WASHINGTON -- Three months after the United States successfully pressed the United Nations to impose strict sanctions on North Korea because of the country's nuclear test, Bush administration officials allowed Ethiopia to complete a secret arms purchase from North Korea, in what appears to be a violation of the restrictions, according to senior U.S. officials.
The United States allowed the arms delivery to go through in January in part because Ethiopian troops were in the midst of a military offensive against Islamic militias inside Somalia, a campaign that aided the U.S. policy of combating religious extremists in the Horn of Africa.
U.S. officials said that they were still encouraging Ethiopia to wean itself from its long-standing reliance on North Korea for cheap Soviet-era military equipment to supply its armed forces and that Ethiopian officials appeared receptive.
But the arms deal is an example of the compromises that result from the clash of two foreign policy absolutes: the Bush administration's commitment to fighting Islamic radicalism and its effort to starve the North Korean government of money it could use to build up its nuclear weapons program.
Since the Sept. 11 attacks, as the administration has made counterterrorism its top foreign policy concern, the White House has sometimes shown a willingness to tolerate misconduct by allies that it might otherwise criticize, such as human rights violations in Central Asia and anti-democratic crackdowns in some Arab nations.
It is also not the first time that the Bush administration has made an exception for allies in their dealings with North Korea. In 2002, the Spanish military intercepted a ship carrying Scud missiles from North Korea to Yemen.
At the time, Yemen was working with the United States to hunt members of al-Qaida operating within its borders, and after its government protested, the United States asked that the freighter be released. Yemen said at the time that it was the last shipment from an earlier missile purchase and would not be repeated.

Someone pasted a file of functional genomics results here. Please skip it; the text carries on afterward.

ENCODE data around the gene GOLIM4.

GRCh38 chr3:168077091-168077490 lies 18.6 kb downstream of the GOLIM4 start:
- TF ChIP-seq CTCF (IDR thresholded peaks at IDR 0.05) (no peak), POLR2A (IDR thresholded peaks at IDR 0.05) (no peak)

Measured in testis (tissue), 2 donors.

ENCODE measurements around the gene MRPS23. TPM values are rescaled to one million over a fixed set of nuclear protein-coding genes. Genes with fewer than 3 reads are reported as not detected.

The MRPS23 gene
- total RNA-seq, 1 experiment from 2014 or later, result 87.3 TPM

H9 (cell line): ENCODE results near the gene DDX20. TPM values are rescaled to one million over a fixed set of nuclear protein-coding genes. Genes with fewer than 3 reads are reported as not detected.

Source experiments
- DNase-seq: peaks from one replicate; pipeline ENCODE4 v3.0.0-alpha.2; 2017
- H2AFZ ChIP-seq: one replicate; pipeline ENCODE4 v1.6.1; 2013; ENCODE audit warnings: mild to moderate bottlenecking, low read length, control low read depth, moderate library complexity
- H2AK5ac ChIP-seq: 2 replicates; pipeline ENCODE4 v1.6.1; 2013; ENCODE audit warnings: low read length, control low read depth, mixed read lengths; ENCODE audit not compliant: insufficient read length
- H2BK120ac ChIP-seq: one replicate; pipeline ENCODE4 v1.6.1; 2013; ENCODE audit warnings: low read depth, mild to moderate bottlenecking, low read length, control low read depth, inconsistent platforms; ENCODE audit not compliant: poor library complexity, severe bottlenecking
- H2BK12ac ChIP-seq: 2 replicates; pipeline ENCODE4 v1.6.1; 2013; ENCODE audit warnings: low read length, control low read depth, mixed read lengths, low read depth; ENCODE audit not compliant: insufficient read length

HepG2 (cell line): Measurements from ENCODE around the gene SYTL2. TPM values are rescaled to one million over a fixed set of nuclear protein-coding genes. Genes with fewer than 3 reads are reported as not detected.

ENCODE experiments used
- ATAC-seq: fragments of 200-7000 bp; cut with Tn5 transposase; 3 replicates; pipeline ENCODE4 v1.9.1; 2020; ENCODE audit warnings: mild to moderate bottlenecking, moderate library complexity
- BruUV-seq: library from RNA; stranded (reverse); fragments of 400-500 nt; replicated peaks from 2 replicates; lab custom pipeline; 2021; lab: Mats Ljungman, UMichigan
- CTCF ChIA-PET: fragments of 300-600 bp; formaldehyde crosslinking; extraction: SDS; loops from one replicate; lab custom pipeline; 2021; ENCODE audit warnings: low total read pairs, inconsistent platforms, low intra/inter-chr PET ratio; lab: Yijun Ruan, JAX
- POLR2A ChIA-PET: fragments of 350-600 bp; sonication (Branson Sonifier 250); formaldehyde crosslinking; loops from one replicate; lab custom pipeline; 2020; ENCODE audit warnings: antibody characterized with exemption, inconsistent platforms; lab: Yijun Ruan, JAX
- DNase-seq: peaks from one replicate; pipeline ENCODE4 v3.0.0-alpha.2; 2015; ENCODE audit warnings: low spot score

U.S. officials from a number of agencies described details of the episode on the condition of anonymity because they were discussing internal Bush administration deliberations.
Officials said they first learned that Ethiopia planned to receive a delivery of military cargo from North Korea when the country's government alerted the U.S. Embassy in Addis Ababa, Ethiopia's capital, after the adoption Oct. 14 of the Security Council measure imposing sanctions.
"The Ethiopians came back to us and said, 'Look, we know we need to transition to different customers, but we just can't do that overnight,'" said one U.S. official, who added that the issue had been handled properly.
The exact value of the shipment is unclear, but Ethiopia purchased $20 million worth of arms from North Korea in 2001, according to U.S. estimates, a general pattern that officials said had continued.
After a brief debate in Washington, the decision was made not to block the arms deal and to press Ethiopia not to make future purchases.
John R. Bolton, who helped to push the resolution imposing sanctions on North Korea through the Security Council in October, before stepping down as U.N. ambassador, said that the Ethiopians had long known that Washington was concerned about their arms purchases from North Korea and that the Bush administration should not have tolerated the January shipment.
"We should have gone to the Ethiopians and said they should send it back," said Bolton, who said he was unaware of the deal before being contacted for this article. "I know they have been helpful in Somalia, but there is a nuclear weapons program in North Korea that is unhelpful for everybody worldwide."